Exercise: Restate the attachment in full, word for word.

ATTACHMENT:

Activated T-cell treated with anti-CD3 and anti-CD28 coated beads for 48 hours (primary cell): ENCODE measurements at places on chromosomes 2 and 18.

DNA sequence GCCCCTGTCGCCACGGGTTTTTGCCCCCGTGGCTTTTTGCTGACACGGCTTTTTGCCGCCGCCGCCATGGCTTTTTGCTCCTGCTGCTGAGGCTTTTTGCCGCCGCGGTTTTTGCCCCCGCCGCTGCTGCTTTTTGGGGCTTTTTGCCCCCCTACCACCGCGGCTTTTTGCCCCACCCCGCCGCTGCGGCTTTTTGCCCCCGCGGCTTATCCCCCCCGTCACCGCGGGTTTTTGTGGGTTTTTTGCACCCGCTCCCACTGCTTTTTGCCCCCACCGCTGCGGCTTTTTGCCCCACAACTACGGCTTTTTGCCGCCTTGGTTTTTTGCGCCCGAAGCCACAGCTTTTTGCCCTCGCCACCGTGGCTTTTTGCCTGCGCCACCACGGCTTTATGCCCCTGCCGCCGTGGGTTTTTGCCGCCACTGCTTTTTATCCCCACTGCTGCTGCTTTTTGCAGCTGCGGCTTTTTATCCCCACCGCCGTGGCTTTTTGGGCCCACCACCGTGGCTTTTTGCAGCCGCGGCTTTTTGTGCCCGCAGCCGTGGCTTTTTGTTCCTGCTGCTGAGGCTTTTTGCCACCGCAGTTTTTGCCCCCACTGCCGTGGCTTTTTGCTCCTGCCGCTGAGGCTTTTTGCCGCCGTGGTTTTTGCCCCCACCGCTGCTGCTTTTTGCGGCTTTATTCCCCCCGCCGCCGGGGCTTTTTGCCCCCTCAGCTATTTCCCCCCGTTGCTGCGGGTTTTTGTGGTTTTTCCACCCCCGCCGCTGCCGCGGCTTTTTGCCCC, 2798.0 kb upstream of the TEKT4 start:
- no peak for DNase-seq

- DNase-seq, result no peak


Activated T-cell treated with anti-CD3 and anti-CD28 coated beads for 48 hours (primary cell): ENCODE measurements at places on chromosomes 2 and 18.

DNA sequence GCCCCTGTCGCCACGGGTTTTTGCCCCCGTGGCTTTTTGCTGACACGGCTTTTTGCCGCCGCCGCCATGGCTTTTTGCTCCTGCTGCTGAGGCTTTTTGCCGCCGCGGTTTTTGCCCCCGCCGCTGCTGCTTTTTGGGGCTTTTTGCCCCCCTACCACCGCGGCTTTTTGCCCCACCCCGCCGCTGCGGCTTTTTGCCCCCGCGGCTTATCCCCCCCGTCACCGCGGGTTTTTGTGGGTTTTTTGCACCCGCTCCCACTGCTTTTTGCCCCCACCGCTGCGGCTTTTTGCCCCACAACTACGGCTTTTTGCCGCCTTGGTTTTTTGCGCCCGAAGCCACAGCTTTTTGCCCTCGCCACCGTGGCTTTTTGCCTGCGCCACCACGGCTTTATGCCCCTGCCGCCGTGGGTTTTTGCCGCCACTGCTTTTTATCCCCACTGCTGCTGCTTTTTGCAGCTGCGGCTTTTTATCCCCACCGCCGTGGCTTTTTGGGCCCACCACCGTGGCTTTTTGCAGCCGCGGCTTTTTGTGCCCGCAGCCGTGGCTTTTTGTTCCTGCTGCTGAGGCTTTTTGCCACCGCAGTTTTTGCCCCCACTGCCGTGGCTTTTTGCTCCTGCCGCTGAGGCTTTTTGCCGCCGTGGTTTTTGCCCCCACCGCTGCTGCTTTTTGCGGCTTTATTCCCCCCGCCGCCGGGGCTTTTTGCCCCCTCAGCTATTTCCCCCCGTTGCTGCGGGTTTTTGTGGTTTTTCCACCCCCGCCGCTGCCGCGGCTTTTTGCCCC, 2798.0 kb upstream of the TEKT4 start:
- no peak for DNase-seq

- DNase-seq, result no peak